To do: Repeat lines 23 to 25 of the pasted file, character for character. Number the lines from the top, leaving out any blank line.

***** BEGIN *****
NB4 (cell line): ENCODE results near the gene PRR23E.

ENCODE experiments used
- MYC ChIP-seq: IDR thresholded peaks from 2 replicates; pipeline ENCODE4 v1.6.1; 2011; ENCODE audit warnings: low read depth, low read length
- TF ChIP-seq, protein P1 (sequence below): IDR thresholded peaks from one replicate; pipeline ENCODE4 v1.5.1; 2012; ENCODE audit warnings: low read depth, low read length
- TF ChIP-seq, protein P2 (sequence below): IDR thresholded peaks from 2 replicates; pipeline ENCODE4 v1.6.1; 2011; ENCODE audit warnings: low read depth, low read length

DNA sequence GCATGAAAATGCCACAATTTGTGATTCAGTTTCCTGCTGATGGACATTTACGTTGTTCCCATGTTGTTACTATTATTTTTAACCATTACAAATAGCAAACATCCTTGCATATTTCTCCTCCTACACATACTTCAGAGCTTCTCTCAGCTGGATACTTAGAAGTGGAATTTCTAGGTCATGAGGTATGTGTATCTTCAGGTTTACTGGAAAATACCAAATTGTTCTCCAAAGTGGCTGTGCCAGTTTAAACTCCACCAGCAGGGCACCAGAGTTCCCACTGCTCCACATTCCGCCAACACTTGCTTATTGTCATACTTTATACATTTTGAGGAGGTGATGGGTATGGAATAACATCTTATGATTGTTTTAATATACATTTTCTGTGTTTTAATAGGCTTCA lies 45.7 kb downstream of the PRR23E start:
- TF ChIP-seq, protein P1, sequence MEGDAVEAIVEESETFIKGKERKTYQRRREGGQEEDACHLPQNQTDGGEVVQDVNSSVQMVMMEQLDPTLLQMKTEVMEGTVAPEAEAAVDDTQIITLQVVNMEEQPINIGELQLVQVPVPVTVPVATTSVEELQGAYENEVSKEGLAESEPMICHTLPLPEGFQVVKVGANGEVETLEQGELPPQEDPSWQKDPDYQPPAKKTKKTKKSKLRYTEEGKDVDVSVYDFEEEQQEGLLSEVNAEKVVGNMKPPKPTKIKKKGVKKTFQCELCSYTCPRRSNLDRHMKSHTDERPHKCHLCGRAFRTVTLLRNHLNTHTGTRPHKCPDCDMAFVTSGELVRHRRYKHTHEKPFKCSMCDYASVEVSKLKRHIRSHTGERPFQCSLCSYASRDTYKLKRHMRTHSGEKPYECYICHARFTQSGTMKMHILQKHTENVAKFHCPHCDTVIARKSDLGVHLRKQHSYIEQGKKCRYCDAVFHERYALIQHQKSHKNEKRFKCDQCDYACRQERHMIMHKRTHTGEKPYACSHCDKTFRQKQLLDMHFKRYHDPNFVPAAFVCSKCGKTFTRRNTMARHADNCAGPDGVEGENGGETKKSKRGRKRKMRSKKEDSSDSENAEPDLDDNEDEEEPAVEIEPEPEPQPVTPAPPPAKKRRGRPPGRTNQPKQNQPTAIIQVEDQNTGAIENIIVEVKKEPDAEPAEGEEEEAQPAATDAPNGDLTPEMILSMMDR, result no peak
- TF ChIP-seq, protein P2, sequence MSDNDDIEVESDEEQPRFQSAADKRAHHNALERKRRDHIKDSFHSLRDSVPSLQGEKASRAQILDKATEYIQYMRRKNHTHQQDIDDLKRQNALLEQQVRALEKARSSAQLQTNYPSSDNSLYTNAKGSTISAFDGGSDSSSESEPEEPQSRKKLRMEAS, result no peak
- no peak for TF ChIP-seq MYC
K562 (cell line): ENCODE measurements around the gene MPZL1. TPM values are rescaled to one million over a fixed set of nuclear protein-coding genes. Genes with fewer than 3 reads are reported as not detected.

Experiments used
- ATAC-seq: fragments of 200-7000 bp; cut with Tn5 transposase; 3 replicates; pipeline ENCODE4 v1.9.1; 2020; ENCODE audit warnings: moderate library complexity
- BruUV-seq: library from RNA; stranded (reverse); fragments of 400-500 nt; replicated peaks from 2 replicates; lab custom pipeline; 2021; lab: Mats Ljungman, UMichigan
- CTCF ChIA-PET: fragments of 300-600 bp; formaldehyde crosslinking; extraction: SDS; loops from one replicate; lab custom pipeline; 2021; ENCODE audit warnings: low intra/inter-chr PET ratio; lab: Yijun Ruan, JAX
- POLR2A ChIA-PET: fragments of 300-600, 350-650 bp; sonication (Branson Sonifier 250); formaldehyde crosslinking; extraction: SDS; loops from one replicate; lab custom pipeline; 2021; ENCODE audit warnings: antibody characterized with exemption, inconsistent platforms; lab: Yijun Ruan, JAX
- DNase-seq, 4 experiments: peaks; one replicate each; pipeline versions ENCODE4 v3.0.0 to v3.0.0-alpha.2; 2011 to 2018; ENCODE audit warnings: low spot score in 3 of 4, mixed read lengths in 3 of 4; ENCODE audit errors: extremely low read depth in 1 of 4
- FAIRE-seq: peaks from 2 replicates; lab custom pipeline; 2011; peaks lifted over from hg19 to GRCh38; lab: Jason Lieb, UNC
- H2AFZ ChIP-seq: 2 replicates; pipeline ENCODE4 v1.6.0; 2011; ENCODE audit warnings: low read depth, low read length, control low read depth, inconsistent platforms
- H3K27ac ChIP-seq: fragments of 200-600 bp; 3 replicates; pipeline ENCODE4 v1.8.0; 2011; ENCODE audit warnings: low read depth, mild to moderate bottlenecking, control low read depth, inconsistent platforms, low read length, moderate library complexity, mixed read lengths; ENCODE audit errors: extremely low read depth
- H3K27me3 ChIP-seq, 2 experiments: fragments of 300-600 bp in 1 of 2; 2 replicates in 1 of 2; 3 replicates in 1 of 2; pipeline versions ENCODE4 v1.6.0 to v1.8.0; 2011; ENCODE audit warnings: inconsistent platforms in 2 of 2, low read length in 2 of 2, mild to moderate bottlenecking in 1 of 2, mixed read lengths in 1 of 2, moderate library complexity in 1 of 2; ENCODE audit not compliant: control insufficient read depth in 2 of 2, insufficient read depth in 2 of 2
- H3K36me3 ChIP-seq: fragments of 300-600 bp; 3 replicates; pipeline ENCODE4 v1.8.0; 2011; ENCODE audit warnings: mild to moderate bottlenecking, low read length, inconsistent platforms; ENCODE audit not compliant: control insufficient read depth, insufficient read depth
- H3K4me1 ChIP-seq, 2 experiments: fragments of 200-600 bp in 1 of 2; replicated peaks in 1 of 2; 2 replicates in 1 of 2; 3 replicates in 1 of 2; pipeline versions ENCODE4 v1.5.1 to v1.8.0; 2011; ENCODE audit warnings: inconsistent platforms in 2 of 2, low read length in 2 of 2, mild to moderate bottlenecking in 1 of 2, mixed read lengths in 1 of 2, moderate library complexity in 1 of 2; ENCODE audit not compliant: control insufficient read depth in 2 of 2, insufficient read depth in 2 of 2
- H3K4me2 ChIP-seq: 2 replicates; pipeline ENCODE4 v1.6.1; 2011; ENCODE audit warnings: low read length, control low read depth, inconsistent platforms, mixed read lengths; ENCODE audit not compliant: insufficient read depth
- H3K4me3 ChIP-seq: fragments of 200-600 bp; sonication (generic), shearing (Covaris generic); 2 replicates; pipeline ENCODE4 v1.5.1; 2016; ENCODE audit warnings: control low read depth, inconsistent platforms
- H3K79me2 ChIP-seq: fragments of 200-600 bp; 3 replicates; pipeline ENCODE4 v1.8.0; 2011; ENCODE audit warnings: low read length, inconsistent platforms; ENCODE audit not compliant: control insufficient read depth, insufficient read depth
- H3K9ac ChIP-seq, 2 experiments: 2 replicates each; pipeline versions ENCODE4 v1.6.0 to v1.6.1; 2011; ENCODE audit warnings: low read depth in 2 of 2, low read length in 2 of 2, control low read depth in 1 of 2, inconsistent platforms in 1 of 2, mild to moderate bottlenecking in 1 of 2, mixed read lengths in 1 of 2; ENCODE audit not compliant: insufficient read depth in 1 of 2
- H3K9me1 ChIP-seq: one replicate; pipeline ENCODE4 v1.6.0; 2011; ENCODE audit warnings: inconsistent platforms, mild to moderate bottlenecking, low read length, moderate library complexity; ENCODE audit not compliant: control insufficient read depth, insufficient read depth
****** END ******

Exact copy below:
- H3K4me2 ChIP-seq: 2 replicates; pipeline ENCODE4 v1.6.1; 2011; ENCODE audit warnings: low read length, control low read depth, inconsistent platforms, mixed read lengths; ENCODE audit not compliant: insufficient read depth
- H3K4me3 ChIP-seq: fragments of 200-600 bp; sonication (generic), shearing (Covaris generic); 2 replicates; pipeline ENCODE4 v1.5.1; 2016; ENCODE audit warnings: control low read depth, inconsistent platforms
- H3K79me2 ChIP-seq: fragments of 200-600 bp; 3 replicates; pipeline ENCODE4 v1.8.0; 2011; ENCODE audit warnings: low read length, inconsistent platforms; ENCODE audit not compliant: control insufficient read depth, insufficient read depth